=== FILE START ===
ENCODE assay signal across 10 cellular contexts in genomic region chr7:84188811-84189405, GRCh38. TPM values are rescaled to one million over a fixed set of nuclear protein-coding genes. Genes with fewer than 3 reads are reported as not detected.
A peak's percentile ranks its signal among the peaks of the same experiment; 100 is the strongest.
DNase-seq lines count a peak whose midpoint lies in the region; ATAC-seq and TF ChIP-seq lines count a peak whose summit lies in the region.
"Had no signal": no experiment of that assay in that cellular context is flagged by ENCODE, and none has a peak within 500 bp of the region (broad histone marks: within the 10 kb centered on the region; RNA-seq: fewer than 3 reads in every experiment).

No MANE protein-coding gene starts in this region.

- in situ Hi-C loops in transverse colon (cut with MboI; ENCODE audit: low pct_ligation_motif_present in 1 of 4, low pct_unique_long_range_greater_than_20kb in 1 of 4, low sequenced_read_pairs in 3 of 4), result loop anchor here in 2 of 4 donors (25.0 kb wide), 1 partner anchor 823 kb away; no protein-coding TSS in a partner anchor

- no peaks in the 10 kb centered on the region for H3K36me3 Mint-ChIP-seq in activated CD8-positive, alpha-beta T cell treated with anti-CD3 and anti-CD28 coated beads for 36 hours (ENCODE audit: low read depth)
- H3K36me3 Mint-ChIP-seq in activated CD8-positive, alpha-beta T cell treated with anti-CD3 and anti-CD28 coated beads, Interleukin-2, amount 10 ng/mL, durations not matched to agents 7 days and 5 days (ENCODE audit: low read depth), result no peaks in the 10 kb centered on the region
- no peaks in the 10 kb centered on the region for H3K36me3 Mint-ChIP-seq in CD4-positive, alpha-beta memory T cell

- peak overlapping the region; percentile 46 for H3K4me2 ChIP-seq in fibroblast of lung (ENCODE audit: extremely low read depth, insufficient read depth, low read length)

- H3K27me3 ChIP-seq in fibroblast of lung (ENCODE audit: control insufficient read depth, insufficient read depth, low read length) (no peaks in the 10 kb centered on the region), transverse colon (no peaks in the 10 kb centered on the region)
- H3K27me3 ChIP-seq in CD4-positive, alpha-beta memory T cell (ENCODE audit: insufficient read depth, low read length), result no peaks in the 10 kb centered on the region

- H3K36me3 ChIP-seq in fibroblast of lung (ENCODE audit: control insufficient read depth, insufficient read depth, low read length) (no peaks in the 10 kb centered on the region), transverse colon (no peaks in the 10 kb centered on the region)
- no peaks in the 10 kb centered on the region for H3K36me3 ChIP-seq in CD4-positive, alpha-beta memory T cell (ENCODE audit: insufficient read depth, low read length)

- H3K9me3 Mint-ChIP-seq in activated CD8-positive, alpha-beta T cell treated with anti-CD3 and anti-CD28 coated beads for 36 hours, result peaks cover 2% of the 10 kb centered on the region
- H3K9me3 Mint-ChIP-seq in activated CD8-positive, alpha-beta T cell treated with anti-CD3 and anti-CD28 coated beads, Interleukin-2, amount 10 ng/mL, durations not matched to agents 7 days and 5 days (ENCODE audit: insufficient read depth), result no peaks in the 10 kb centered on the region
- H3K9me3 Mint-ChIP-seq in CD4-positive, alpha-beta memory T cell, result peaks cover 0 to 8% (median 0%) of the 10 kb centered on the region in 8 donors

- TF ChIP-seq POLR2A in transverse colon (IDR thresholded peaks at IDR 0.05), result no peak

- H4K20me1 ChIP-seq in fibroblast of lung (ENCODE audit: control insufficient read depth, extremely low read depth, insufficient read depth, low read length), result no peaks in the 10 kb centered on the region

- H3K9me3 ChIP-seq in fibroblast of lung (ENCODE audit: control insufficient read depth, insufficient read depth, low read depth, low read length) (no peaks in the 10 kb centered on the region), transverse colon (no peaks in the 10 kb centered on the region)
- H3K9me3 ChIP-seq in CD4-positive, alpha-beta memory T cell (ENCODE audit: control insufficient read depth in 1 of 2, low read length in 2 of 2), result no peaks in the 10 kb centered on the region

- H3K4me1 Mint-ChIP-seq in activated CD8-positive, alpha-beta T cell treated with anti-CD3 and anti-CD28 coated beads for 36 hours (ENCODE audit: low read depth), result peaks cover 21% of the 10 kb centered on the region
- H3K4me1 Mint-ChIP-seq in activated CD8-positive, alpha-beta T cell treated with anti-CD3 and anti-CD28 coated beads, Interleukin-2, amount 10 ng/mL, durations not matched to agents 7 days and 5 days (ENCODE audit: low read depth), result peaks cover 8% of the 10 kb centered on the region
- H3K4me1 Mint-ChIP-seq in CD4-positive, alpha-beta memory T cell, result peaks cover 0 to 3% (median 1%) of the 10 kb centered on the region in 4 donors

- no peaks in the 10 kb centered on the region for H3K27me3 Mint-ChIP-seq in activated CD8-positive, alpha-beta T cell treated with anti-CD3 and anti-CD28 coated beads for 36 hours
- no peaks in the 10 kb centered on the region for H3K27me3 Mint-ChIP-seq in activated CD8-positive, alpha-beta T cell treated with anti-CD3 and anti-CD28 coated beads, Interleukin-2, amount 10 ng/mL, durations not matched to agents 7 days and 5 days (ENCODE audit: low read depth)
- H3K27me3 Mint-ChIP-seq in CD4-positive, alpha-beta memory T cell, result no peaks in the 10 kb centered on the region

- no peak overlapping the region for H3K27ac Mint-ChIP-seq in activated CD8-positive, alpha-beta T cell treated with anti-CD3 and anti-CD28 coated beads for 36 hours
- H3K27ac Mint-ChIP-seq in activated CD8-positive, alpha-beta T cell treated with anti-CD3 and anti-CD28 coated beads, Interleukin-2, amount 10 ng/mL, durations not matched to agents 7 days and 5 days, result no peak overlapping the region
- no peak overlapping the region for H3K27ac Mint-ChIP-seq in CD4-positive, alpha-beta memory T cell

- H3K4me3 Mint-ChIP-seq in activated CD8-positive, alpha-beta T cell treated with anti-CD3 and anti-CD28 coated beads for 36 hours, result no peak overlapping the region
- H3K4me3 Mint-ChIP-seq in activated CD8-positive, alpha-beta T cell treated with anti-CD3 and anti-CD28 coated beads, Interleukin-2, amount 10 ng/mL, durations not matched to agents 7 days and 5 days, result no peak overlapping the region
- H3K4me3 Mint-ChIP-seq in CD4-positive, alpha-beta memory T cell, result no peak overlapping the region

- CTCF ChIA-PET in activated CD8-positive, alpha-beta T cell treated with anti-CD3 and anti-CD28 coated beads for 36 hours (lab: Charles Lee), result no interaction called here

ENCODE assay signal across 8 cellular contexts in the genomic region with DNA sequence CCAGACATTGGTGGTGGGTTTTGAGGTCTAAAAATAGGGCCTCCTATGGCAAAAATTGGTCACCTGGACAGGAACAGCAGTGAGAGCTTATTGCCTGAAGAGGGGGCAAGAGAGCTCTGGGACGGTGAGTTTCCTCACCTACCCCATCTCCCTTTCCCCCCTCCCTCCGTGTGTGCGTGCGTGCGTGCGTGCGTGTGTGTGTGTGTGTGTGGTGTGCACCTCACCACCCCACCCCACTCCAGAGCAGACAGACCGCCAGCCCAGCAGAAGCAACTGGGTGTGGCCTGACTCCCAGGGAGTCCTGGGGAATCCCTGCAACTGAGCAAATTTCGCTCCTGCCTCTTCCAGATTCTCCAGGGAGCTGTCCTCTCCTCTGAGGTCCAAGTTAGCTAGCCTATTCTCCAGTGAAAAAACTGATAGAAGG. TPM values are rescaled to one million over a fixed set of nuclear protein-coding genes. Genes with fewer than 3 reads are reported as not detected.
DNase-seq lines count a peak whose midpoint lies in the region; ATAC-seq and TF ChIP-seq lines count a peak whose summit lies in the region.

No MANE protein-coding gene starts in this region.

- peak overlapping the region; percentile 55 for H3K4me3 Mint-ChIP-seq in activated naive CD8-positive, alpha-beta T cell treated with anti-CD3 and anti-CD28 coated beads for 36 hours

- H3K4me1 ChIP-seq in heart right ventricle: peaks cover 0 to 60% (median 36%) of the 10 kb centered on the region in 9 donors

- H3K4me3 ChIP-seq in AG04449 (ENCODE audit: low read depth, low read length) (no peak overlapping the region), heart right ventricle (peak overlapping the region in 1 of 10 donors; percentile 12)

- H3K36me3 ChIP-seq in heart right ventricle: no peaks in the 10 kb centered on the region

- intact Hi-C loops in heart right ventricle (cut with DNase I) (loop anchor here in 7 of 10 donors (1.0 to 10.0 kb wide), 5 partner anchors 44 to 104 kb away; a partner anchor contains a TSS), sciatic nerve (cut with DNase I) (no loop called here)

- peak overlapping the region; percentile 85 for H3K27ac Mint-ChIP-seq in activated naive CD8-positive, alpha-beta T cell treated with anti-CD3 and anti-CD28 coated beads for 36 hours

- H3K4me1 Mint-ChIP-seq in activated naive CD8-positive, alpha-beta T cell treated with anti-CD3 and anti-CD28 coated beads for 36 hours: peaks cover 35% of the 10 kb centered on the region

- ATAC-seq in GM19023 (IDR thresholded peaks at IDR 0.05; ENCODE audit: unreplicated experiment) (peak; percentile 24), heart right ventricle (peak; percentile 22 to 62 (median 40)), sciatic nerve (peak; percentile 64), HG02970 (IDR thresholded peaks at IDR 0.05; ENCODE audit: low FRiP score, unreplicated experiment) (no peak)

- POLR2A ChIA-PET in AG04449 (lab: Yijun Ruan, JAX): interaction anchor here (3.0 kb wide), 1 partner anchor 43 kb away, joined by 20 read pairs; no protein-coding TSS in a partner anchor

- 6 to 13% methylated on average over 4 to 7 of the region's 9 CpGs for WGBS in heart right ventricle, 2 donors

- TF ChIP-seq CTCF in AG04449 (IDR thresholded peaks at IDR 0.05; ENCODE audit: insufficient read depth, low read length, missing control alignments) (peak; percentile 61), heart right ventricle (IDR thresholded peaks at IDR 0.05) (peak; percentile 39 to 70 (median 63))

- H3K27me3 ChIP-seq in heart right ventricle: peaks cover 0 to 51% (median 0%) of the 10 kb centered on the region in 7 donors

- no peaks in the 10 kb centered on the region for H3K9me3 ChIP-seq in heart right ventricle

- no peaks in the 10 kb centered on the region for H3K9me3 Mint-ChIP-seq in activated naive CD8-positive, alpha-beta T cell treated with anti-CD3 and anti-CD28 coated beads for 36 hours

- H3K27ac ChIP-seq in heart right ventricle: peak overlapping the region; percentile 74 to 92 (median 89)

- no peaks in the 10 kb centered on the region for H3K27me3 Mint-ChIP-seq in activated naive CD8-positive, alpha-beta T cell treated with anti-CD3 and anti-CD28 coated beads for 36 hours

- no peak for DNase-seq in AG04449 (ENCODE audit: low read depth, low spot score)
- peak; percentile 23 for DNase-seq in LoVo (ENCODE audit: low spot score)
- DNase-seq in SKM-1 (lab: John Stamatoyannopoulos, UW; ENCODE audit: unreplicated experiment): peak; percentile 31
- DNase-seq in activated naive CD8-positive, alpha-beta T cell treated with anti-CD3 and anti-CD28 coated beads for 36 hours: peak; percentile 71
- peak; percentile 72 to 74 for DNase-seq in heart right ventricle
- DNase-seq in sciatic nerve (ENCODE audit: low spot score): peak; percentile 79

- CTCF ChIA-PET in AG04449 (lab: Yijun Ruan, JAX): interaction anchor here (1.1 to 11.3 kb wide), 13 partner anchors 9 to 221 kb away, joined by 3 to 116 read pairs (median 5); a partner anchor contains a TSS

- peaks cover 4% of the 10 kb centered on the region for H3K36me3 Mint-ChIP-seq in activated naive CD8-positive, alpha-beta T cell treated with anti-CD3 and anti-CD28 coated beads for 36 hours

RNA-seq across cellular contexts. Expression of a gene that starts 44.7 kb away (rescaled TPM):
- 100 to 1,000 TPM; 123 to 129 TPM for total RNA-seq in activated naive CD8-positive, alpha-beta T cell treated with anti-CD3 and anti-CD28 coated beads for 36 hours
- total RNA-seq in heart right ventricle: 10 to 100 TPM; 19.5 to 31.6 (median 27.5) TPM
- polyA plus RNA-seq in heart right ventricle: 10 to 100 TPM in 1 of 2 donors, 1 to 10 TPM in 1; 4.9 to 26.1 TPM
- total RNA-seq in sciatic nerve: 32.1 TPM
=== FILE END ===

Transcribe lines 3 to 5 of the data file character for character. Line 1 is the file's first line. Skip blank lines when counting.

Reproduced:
DNase-seq lines count a peak whose midpoint lies in the region; ATAC-seq and TF ChIP-seq lines count a peak whose summit lies in the region.
"Had no signal": no experiment of that assay in that cellular context is flagged by ENCODE, and none has a peak within 500 bp of the region (broad histone marks: within the 10 kb centered on the region; RNA-seq: fewer than 3 reads in every experiment).

No MANE protein-coding gene starts in this region.